Wednesday, June 30, 2010

The Case of Wall Street Journal Vs. To Kill a Mockinbird

The next case before the court; Wall Street Journal vs. To Kill a Mockingbird.

In this piece in last Thursday's Wall Street Journal, Allen Barra takes on the pressing journalistic task of attacking a 50 year old book. Critiquing literature considered to be sacrosanct isn't so much the job of journalists as it is of undergrad lit. majors, but let's put that aside and take the piece on its merits. The thrust of Barra's critique is that the book is juvenile because the points it makes are obvious. "There is no ambiguity in 'To Kill a Mockingbird'; at the end of the book, we know exactly what we knew at the beginning: that Atticus Finch is a good man, that Tom Robinson was an innocent victim of racism, and that lynching is bad." In contrast, Barra praises books which contain "...some quality of moral ambiguity, some potentially controversial element that keeps the book from being easily grasped or explained. One hundred years from now, critics will still be arguing about the real nature of the relationship between Tom and Huck, or why Gatsby gazed at that green light at the end of the dock across the harbor."

I teach Mockingbird, and will continue doing so despite Barra's dismissal. For one thing, I teach the book to 9th graders. Not to insult the intelligence of my students, but they are learning to read literature, and what a more experienced reader calls "moral ambiguity", a younger reader often calls "confusing". It's wonderful when a class can really get into a rip-roaring debate about why Gatzby fixated on the green light, what it symbolized, and how their interpretations changed their reading experience, but contemporary students lose interest not just in the story they are reading when faced with such ambiguities, but may also lose interest in reading literature all together. Books like "Mockingbird" give them a foundational positive reading experience which they can fall back on when they want to dismiss all literature as a waste of time; it produces a fond memory of a book they understood and enjoyed. Moreover, the book is not easy. In the first chapter, Lee uses words like "taciturn". Students may not wrestle with moral ambiguity in the book, but they do have to struggle with comprehension, so that when they understand the text they feel they've earned something, and that confidence follows them into more intellectually demanding books.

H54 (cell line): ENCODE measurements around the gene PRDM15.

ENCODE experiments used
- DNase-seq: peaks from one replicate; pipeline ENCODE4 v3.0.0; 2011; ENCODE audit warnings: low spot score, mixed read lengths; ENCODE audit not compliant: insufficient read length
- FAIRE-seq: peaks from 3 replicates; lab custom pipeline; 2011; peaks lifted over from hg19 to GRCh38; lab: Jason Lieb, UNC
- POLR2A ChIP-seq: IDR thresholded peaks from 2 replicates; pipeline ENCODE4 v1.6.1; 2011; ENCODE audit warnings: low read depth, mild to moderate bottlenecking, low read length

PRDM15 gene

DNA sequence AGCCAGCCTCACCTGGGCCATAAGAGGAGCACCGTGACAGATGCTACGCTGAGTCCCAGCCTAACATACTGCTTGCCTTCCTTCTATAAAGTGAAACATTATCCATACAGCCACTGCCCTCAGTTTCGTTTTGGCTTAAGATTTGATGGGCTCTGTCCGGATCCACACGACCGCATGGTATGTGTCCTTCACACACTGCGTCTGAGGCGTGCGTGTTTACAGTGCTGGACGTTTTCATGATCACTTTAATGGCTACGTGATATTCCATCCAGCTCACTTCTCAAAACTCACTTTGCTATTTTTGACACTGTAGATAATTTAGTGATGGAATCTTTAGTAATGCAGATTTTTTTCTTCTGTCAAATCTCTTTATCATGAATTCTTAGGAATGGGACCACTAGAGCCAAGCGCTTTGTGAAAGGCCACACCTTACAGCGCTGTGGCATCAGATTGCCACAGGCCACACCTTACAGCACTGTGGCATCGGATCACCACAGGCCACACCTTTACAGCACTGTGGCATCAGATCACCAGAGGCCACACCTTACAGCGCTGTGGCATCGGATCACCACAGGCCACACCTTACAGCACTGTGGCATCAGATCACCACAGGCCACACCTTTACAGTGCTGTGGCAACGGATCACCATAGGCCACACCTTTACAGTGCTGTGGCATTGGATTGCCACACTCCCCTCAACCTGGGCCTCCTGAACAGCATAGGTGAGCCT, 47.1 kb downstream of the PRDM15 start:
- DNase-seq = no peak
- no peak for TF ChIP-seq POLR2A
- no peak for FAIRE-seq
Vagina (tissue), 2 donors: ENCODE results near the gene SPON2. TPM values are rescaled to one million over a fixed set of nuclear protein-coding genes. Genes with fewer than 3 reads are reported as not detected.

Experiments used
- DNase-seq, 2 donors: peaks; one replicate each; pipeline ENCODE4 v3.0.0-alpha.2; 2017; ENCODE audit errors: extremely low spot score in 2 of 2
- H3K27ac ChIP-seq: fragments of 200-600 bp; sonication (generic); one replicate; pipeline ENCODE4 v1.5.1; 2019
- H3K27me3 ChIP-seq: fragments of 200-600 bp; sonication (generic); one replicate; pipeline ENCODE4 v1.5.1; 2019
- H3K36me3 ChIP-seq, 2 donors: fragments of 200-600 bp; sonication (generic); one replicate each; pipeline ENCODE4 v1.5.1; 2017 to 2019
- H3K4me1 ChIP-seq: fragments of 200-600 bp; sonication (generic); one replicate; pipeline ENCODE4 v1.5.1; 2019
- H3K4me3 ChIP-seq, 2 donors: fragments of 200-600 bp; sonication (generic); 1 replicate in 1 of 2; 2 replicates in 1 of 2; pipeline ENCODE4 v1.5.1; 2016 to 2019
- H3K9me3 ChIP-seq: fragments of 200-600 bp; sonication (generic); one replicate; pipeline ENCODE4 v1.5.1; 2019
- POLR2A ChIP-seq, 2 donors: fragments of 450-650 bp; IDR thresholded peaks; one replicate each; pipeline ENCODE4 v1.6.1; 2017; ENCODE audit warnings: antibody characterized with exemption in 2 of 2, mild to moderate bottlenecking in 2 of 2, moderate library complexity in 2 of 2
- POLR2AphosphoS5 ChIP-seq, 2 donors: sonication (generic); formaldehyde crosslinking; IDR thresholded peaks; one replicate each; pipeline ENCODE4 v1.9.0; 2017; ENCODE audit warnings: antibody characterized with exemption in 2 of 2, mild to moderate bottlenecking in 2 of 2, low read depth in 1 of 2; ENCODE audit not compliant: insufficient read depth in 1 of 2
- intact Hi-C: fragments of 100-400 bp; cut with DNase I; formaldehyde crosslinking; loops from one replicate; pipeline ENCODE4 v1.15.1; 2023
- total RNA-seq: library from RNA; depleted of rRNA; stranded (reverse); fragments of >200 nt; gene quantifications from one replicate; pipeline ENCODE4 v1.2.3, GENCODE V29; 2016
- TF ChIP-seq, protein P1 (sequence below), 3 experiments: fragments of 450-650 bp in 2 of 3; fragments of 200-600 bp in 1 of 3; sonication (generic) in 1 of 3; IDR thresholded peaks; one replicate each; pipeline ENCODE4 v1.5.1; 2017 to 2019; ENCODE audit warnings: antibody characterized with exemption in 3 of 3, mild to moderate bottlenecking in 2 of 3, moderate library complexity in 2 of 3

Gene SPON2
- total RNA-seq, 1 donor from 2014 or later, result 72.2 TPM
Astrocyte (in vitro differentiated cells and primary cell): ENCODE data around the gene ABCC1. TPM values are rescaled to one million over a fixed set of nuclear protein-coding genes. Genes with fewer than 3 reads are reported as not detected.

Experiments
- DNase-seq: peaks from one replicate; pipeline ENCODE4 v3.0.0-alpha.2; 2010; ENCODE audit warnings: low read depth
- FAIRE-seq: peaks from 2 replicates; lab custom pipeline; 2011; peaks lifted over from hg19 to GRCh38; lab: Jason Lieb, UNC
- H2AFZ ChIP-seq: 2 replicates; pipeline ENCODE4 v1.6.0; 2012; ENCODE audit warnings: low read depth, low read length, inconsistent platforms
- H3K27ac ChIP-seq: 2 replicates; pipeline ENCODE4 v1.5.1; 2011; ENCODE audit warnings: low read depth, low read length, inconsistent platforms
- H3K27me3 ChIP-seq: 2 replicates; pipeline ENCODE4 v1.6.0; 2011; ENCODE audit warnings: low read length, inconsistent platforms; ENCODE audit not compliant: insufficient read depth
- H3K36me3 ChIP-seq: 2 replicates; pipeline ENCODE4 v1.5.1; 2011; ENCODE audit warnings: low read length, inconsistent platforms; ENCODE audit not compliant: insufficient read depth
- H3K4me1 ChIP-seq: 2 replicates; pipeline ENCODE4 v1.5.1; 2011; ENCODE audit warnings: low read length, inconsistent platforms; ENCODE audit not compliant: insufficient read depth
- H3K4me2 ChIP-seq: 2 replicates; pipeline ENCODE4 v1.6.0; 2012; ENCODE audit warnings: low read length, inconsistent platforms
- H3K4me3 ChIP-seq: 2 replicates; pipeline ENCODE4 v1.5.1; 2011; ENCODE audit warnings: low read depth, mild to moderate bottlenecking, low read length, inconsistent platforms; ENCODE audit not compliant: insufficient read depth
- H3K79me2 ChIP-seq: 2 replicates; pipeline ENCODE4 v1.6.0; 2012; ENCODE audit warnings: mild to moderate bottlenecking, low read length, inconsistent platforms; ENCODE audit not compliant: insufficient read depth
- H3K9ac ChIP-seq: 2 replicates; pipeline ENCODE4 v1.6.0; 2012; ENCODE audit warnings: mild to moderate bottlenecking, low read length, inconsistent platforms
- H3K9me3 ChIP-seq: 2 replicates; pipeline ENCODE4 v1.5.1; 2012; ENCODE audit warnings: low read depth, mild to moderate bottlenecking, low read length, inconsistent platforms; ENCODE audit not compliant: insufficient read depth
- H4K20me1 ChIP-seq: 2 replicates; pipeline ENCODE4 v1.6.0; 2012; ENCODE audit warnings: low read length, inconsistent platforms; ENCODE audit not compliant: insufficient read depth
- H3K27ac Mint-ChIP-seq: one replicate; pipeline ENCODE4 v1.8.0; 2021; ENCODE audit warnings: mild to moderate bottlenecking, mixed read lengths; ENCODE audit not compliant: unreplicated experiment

Clearly Barra isn't a teacher, and doesn't make claims about when the book might be developmentally appropriate. Instead, one gets the sense that he finds the book so lacking in value that it should be shelved all together. First of all, good luck with that. Does he think public schools can afford to buy more books? I'm sure he would dismiss that concern as more "bloodless liberal humanism [which] is sadly dated". In education, we call that reality.

But his critique is fundamentally flawed. The notion that the injustices presented in the book are too obvious ignores the way literature often works. Symbols are often obvious, but gain their power from the fact that they represent signified which can be incredibly complex. When this is done poorly, it's reductive. It can make the reader feel like solutions are simple because the symbols are transparent. But Mockingbird does nothing of the kind. When we recognize the injustice done to Tom Robinson, this does not immediately translate into justice for him. When we recognize Atticus' virtue, this does not provide him with success or happiness. This incongruity produces complex questions just as challenging and far more relevant than Gatsby's green light. Why, when we know something is unjust, can't we simply make it right? Why does virtue not produce success? Why doesn't goodness necessarily lead to happiness? If the morals of the story are easy enough for ninth graders, I would challenge any adult of any age, any level of education, or any position with any newspaper of any reputation, to provide answers to these questions that aren't replete with ambiguity.